The Navy will be without a tanker ship for at least two years when HMNZS Endeavour is decommissioned.
After 30 years of service, the Endeavour returned from her last overseas deployment in June http://www.radionz.co.nz/national/programmes/checkpoint/audio/201847391/navy-s-endeavour-s-service-over-after-30-years and returned to her home port in Taranaki for the last time last month.
The ship will be decommissioned on Friday and the replacement, HMNZS Aotearoa, won't be in service until January 2020.
A Defence Force spokesperson said the Australian Navy would help with refueling until then.
"The Royal New Zealand Navy works on a reciprocal basis with the Royal Australian Navy and other allied navies when it comes to providing fleet fuelling services and other operational requirements in circumstances such as this.
"This shared resourcing is very common amongst partner navies."
The Aotearoa is expected to cost $500 million and will be built in South Korea.
The Endeavour has been working right up to retirement. In September it was used to ferry fuel when the oil pipeline north of Auckland was damaged.
The ship has been deployed to the Gulf, East Timor and Bougainville, where it was used to host peace talks, and last year was used to evacuate people trapped in Kaikōura by the earthquake.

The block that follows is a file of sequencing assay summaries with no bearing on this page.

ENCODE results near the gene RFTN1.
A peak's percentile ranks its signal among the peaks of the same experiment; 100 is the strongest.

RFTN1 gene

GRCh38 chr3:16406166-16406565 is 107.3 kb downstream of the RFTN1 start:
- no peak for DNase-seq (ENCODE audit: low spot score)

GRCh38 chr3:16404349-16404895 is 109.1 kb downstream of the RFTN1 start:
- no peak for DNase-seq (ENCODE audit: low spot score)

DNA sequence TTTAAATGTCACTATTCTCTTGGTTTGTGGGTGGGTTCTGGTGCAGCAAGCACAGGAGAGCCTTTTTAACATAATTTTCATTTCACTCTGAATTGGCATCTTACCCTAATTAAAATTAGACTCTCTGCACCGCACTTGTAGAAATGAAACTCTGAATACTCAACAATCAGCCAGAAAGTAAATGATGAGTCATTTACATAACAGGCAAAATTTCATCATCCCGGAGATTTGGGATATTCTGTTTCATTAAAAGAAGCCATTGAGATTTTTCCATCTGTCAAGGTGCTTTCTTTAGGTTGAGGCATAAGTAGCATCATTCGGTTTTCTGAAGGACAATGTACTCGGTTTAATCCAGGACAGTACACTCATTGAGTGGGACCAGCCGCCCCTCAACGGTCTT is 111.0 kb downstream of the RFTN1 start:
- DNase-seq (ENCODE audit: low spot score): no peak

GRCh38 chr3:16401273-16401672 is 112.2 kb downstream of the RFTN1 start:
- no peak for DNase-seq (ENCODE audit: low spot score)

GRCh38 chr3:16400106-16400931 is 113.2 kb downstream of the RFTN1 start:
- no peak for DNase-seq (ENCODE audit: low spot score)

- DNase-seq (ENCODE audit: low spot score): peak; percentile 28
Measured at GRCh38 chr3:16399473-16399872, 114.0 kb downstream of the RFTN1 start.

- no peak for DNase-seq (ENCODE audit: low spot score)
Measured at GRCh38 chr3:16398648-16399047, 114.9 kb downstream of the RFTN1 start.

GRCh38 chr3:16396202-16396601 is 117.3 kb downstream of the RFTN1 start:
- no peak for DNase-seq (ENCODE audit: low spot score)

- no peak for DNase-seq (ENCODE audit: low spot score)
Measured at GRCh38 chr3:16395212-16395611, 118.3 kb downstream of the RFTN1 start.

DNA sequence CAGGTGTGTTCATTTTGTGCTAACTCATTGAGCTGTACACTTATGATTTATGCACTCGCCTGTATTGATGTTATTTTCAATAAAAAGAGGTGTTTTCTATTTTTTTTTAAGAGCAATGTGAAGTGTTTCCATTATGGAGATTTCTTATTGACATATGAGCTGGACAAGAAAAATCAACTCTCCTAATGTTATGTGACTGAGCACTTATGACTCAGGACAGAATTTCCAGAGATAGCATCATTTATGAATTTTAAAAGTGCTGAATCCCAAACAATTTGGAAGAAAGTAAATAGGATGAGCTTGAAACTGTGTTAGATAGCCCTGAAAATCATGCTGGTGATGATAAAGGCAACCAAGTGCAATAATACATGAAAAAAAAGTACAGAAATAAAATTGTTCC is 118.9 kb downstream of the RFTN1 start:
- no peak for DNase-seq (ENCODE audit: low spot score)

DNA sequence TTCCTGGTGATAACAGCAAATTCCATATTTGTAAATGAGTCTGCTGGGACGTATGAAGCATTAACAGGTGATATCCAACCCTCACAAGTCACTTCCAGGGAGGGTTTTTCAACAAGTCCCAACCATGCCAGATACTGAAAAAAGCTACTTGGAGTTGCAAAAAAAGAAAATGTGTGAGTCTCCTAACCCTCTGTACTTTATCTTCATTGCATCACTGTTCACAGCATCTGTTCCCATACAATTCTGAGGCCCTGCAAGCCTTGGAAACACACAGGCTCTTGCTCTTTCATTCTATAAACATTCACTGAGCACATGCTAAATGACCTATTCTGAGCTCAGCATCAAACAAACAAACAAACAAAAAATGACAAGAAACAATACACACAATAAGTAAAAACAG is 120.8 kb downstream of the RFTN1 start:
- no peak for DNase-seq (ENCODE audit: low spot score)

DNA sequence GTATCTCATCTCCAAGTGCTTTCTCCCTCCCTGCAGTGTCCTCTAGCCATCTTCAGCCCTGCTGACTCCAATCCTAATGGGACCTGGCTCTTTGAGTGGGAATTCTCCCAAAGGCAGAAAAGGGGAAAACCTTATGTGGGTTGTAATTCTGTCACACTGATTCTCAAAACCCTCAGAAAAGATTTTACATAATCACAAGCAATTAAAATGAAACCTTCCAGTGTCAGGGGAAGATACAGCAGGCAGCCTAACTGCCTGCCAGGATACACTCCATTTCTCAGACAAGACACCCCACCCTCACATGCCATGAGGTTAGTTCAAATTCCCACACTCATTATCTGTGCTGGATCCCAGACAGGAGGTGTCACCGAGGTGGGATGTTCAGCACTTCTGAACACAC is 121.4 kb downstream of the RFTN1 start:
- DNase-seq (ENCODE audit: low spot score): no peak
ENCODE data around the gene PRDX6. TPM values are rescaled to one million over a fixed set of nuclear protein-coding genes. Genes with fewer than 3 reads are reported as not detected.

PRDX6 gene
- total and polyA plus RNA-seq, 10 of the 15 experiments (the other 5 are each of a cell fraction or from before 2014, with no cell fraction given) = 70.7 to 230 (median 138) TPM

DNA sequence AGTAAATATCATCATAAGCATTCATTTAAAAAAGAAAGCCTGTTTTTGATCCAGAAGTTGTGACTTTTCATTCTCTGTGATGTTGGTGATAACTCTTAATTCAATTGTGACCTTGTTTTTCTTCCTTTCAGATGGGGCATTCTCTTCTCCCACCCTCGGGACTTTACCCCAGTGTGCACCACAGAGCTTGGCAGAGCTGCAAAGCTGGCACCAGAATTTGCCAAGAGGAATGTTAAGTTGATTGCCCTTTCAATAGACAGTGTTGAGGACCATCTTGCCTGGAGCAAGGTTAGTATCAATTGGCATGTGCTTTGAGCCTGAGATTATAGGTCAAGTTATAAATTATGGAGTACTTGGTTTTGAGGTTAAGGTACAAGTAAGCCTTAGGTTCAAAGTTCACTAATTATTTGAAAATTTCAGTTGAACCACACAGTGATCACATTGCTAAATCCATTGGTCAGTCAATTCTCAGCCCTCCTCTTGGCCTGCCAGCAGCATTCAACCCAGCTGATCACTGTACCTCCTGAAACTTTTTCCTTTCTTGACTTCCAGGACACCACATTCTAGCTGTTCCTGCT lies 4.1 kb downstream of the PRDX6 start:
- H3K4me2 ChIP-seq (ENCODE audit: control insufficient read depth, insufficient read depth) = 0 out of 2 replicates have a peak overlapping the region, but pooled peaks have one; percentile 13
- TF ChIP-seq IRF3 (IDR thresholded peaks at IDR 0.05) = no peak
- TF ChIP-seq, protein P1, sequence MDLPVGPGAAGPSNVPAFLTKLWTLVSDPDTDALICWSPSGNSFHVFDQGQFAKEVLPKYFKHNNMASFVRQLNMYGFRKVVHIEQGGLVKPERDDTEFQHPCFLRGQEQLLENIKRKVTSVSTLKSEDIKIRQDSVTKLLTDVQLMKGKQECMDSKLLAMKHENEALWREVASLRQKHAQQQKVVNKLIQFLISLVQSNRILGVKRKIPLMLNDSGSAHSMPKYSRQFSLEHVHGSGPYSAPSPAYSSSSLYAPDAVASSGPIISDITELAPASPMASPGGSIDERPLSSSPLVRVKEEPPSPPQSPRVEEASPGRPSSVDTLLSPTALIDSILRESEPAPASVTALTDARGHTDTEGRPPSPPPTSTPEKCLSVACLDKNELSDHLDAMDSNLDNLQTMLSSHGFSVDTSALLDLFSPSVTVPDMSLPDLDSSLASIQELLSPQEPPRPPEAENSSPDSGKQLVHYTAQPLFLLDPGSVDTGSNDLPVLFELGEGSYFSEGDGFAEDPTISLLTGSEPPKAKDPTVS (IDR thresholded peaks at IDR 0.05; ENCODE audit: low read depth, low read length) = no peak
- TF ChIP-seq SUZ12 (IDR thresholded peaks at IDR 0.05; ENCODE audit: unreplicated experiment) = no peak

Victoria University Centre for Strategic Studies senior fellow Peter Greener said Endeavour had been a "tremendous resource" but was at the end of its life.
"We have had more than our money's worth out of her."
The Endeavour can carry supplies and refuel other ships at sea, but Dr Greener said the HMNZS Aotearoa was much more capable.
"She's a much stronger vessel, fully polar compliant. Aotearoa is able to carry 12 containers full of supplies, a large amount of fresh water and she has the facility for making fresh water on board."
The Aotearoa would also have a hanger and flight deck for the airforce's NH90 helicopters, in addition to refueling capability.
Andrew Davies, director of the Australian Strategic Policy Institute's defence and strategy programme, said the two year gap seemed like bad planning.
"We've had some examples here in Australia where our air force has gone several years without an air-to-air refueling capability for example because the project was slow to deliver it.
"You adapt, you make the best of what you've got and you cross your fingers and hope that you don't really need the capability that you're doing without."
New Zealand had provided the HMNZS Canterbury to Australia when a cyclone was threatening Queensland and its navy's amphibious ships were unavailable.
This would be Australia repaying the favour, Dr Davies said.
"The good news is that the Royal Australian Navy has a base on the east coast as well as on the west coast which means that we have two at sea refueling tankers for ourselves.
"That means that there is a Royal Australian Navy re-fueler on the New Zealand side of the continent which means the two navies will be able to coordinate and hopefully fuel will be there when needed."